Saft: "Incredibly open. I think it's because one thing that's really important to me is to show respect to the tradition. I'm not trying to disrespect any musical path, and I would never just use reggae music as an affection or an affect. It's not something put on. It's one of the most important things in my life and in my music. So, all the opportunities that we've had with New Zion to collaborate with people from the reggae world and Rasta world has been so rewarding- you know, dreads see the respect  and they see the true humility in our approach to that music. Reggae music is as deep a  tradition and path as the greatest jazz music, as the greatest classical paths, as all the greatest musical paths and there's thousands of different sub sections of reggae music. So, you approach reggae music with the same depth, let’s say, that you would approach jazz music. In jazz, you talk about Miles Davis, Ornette Coleman, Albert Ayler, John Coltrane, Thelonious Monk, Sonny Rollins. There's a thousand pillars of the jazz music world- Pharoah Sanders, Alice Coltrane, you know, just on and on. Reggae has all that the same depth: there's Bob Marley, Bunny Wailer, Peter Tosh, The Itals, Culture Black, Uhuru, King Tubby, it goes and goes and goes... There's so many different sub-genres. In New Zion, we only tap a small part of that but it's with the greatest of love and reverence."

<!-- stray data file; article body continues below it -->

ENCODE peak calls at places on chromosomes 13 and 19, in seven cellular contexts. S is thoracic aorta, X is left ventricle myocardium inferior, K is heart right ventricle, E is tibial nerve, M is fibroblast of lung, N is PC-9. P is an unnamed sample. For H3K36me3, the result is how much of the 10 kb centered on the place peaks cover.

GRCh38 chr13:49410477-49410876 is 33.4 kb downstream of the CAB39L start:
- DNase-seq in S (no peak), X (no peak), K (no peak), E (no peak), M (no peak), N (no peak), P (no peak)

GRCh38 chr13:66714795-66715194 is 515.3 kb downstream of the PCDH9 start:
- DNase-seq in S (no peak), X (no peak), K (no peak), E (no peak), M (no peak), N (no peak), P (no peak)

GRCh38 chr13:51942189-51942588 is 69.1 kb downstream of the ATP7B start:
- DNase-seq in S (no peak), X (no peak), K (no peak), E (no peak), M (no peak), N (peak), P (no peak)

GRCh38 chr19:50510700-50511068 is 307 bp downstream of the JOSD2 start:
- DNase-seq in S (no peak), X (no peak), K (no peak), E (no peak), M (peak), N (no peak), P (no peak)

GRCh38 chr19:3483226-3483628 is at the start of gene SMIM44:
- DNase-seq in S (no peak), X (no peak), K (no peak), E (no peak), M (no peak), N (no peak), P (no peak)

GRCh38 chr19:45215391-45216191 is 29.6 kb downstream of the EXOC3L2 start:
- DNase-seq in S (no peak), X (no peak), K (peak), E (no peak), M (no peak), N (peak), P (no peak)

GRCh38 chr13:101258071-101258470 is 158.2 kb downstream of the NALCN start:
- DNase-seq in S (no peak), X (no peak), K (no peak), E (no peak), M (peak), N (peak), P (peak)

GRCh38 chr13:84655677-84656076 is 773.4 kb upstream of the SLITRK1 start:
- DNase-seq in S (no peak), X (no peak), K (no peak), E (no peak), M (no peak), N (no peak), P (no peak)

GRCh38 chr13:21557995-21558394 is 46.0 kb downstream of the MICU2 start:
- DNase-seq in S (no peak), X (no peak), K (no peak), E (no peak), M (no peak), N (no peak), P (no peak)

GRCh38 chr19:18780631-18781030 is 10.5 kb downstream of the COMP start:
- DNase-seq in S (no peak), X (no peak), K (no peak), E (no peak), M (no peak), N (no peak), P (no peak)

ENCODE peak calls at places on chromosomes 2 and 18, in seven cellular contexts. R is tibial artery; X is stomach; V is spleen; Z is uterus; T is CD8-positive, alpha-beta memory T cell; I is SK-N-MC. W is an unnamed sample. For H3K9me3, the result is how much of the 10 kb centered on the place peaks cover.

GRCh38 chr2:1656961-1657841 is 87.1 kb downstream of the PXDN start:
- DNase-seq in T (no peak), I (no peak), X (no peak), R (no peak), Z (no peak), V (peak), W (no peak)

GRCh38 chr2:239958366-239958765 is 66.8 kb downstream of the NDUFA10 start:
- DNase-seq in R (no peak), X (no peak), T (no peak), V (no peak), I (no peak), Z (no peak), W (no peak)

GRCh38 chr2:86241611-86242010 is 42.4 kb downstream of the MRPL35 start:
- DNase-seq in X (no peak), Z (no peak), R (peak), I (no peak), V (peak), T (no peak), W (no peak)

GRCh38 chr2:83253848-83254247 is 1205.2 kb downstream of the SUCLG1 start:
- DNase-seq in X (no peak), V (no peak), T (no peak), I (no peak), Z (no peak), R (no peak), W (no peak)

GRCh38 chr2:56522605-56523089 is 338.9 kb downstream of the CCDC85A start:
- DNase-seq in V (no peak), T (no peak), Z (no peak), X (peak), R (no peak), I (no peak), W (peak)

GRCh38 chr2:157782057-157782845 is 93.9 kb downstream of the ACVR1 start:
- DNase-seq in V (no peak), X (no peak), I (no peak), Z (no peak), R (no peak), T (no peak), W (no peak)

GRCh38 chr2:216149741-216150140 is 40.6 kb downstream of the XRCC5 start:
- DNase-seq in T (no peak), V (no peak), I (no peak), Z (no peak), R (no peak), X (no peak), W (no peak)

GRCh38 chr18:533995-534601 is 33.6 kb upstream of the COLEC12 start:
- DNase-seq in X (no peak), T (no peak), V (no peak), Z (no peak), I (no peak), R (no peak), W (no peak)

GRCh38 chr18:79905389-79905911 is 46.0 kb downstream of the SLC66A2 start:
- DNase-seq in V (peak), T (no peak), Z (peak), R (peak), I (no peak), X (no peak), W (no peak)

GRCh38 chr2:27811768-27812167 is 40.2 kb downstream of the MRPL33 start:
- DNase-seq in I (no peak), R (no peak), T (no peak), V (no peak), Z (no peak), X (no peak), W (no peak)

Pt. 5

The Rasta Jewish Connection